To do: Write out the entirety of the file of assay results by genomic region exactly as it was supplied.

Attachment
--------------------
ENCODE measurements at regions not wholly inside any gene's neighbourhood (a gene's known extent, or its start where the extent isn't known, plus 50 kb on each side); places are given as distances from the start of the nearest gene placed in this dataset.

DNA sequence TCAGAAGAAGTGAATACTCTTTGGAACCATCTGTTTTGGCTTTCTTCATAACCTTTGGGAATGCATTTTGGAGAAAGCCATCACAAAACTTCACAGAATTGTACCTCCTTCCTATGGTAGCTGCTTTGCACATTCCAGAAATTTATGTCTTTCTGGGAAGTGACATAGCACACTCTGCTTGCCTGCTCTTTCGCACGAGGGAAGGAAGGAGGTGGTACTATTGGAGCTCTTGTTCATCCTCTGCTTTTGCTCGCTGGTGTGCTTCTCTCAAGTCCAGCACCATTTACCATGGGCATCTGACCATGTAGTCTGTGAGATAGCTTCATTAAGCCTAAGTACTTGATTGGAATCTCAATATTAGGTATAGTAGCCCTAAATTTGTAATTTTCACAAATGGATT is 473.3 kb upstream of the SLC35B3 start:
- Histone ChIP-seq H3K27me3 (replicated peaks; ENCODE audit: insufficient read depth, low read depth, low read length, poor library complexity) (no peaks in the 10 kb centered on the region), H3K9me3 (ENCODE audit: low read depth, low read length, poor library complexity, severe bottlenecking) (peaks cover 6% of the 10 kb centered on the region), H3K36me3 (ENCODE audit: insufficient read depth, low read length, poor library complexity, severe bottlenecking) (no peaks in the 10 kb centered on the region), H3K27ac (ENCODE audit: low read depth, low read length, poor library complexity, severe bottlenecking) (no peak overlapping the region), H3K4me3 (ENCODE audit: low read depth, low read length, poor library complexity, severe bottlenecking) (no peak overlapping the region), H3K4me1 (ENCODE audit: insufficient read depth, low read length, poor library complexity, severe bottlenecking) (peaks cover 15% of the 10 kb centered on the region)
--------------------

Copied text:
ENCODE measurements at regions not wholly inside any gene's neighbourhood (a gene's known extent, or its start where the extent isn't known, plus 50 kb on each side); places are given as distances from the start of the nearest gene placed in this dataset.

DNA sequence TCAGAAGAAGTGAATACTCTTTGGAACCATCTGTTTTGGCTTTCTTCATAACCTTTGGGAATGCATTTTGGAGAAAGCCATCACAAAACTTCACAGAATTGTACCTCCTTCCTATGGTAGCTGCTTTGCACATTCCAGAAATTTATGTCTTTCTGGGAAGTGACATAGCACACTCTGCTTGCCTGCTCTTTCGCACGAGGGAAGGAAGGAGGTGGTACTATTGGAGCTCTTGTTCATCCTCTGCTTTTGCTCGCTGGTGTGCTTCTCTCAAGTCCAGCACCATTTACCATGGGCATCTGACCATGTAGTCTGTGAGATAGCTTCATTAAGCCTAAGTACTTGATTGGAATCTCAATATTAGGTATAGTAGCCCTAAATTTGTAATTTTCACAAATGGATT is 473.3 kb upstream of the SLC35B3 start:
- Histone ChIP-seq H3K27me3 (replicated peaks; ENCODE audit: insufficient read depth, low read depth, low read length, poor library complexity) (no peaks in the 10 kb centered on the region), H3K9me3 (ENCODE audit: low read depth, low read length, poor library complexity, severe bottlenecking) (peaks cover 6% of the 10 kb centered on the region), H3K36me3 (ENCODE audit: insufficient read depth, low read length, poor library complexity, severe bottlenecking) (no peaks in the 10 kb centered on the region), H3K27ac (ENCODE audit: low read depth, low read length, poor library complexity, severe bottlenecking) (no peak overlapping the region), H3K4me3 (ENCODE audit: low read depth, low read length, poor library complexity, severe bottlenecking) (no peak overlapping the region), H3K4me1 (ENCODE audit: insufficient read depth, low read length, poor library complexity, severe bottlenecking) (peaks cover 15% of the 10 kb centered on the region)